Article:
This book includes designs of traditional Japanese bamboo fences, as well as diagrams illustrating the basic techniques of creating a fence including splitting bending, joining and tying bamboo. Paired with step-by-step instructions, these designs will prove the perfect starting point for those who aspire to become a professional garden designer. The history of bamboo and its use is supported by 250 images which showcase the versatility and material aesthetics of the wood. More than twenty different fence designs described, all classified by type, from the common "four-eyed fence" (yotsume-gaki) to the expensive "spicebush fence" (kuromoji-gake), giving a good overview of the craft. There is also a glossary which has explanations of japanese fence names and structural terms, as well as technical drawings of the designs to better understand their complexity.

This highly regarded introduction to the material is now back in print, revised and updated. It still offers rich history, fascinating background, and great projects, but with more than 20 new images—making this the most attractive source on the “it” plant of the green movement. From weathering the plant and preventing insect damage to attaching, bending, flattening, finishing, and preserving the bamboo, this photo-filled introduction covers it all. More than 30 how-to projects include a curved garden handrail, low trellis for climbing plants, porch swing, and even an outdoor shower stall. Not specific to gardening but it will give an impression of the possibilities.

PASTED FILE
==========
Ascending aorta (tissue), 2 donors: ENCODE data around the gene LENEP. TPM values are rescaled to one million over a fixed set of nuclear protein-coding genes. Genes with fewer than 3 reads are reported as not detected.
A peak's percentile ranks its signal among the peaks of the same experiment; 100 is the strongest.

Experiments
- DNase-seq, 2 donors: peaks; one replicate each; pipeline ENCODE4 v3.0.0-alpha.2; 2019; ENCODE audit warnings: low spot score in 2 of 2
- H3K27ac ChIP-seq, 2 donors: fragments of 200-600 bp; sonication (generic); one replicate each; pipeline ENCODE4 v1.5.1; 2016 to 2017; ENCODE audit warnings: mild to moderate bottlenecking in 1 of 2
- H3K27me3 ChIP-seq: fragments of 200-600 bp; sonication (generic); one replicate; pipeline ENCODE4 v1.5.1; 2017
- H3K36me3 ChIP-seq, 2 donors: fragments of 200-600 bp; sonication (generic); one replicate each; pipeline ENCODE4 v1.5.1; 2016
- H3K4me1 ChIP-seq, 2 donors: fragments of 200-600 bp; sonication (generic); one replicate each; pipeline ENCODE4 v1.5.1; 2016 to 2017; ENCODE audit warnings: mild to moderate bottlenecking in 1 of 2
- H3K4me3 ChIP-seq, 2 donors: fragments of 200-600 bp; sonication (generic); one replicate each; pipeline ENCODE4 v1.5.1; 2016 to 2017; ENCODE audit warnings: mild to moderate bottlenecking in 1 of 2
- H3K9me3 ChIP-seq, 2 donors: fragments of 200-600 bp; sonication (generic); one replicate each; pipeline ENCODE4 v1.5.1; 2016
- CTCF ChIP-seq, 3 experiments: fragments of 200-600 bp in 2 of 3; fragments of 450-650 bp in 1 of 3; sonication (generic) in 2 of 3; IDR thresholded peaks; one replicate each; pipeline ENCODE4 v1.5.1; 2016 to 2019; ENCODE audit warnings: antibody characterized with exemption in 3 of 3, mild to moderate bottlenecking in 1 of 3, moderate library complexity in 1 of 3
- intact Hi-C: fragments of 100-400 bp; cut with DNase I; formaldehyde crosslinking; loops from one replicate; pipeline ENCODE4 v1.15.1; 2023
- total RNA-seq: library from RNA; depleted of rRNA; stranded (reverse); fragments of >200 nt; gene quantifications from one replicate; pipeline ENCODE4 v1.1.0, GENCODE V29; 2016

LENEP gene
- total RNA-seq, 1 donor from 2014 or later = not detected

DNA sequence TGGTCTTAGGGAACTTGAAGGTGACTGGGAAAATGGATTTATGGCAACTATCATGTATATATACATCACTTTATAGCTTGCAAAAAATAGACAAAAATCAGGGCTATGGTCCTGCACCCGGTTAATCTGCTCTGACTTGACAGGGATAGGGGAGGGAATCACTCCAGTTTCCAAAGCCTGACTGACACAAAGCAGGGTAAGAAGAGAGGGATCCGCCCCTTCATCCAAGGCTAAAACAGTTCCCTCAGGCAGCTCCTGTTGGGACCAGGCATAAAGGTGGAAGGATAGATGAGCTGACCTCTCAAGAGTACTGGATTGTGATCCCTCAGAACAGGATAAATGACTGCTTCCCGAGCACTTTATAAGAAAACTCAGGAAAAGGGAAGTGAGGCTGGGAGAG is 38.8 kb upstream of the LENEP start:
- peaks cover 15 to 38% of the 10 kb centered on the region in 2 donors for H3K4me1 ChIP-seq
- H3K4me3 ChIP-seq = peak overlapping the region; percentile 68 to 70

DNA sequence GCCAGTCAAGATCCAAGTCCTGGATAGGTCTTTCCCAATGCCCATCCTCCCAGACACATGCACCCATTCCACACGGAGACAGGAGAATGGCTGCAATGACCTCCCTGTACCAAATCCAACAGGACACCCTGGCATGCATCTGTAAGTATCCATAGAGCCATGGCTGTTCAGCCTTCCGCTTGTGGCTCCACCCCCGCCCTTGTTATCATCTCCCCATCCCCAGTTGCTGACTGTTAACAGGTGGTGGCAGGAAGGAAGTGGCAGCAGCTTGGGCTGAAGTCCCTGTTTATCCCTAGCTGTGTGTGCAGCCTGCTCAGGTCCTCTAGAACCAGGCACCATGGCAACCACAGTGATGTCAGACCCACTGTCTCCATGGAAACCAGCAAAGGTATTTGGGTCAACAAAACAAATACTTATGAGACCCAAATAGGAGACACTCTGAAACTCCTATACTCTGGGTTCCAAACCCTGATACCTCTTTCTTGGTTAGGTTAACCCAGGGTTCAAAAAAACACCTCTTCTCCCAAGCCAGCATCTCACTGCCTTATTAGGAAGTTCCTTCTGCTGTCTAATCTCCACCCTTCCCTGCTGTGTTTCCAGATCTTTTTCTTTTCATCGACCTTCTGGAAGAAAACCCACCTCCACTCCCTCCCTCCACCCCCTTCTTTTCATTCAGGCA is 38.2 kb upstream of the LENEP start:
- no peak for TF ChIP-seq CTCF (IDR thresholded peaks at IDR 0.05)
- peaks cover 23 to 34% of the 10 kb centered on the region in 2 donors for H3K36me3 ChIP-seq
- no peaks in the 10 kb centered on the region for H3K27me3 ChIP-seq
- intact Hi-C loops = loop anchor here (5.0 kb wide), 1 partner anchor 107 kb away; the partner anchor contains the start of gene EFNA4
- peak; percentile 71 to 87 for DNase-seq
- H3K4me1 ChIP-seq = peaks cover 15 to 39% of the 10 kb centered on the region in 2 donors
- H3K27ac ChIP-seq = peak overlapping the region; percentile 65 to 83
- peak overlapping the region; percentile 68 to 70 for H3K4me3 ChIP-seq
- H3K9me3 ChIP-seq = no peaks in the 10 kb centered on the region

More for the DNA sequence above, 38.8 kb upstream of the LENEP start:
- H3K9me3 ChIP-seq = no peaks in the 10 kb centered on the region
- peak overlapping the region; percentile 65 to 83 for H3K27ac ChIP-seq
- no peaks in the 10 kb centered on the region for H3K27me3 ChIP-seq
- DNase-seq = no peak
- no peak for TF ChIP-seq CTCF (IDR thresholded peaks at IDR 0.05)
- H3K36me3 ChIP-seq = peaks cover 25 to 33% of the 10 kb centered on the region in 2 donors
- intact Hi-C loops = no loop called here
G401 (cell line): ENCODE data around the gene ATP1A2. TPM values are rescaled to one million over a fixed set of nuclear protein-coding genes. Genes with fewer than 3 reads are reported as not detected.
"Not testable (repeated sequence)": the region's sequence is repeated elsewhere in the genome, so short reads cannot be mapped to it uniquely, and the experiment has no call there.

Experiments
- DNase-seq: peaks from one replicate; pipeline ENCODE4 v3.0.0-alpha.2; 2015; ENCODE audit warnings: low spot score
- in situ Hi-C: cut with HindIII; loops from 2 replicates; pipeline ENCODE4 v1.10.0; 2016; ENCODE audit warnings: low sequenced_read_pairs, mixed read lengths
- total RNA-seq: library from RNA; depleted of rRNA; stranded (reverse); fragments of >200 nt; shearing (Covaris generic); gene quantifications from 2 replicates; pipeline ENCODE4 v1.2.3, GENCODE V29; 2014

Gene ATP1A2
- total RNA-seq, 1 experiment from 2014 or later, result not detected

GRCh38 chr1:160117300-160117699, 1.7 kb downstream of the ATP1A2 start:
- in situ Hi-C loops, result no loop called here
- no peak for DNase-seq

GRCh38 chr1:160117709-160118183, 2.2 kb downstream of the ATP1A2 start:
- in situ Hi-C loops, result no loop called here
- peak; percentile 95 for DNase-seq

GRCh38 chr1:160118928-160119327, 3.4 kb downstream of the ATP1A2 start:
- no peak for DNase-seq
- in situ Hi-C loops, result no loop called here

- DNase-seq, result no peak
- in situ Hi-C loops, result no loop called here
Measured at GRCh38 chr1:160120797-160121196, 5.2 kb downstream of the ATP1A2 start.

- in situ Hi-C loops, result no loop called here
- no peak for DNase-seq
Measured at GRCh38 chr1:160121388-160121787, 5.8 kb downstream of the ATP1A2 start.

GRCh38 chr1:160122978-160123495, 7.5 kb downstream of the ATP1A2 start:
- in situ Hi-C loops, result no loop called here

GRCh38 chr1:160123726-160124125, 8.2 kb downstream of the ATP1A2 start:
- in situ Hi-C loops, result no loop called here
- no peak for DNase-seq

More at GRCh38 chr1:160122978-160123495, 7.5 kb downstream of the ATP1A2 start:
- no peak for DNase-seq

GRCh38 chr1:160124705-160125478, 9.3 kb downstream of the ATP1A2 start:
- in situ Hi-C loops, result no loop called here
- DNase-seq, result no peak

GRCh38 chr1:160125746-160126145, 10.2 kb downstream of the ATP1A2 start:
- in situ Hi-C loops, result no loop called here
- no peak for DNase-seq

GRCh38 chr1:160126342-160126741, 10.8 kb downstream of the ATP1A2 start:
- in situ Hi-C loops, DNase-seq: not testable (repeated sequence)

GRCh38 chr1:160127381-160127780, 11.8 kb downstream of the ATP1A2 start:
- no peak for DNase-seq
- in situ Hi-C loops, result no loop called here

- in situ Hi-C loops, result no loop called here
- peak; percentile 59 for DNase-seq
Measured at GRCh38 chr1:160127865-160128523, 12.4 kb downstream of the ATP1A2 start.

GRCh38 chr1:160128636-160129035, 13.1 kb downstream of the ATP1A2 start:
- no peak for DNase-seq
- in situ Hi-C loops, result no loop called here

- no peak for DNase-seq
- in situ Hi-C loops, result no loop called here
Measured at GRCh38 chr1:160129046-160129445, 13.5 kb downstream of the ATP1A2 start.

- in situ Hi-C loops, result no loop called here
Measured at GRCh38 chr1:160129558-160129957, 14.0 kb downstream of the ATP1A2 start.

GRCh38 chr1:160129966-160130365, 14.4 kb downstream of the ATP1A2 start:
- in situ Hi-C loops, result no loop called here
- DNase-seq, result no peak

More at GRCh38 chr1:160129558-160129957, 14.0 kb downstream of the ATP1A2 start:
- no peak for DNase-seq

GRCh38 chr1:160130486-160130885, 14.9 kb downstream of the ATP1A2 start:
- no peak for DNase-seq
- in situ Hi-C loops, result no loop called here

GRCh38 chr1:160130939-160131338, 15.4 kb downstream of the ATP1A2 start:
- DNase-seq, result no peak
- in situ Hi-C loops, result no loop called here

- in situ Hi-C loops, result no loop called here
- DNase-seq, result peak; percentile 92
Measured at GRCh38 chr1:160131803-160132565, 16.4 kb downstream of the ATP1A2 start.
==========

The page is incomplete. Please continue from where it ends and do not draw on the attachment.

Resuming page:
Filled with terrific gift-giving ideas, one-day projects to do with children, and practical home improvement projects. How to Build with Bamboo welcomes you to the wonderful world of bamboo. Each page shows you how you can bring this ancient plant, with a long tradition as a building material, into your own home. Make a lamp, chest of drawers, or even a candleholder and jewelry box.

Filled with elegant designs and clever tips, A Japanese Touch for Your Home offers bold and exciting ideas for remodeling your home or redecorating your apartment. The author, architect Koji Yagi, explains the basic elements of Japanese interior design and shows you how to use them. Japan is often called the land of flowers. This book gives an account of those flowers that occur in the country which are most remarkable for their beauty and profusion and which are most typically Japanese. There are also pages on landscape gardening.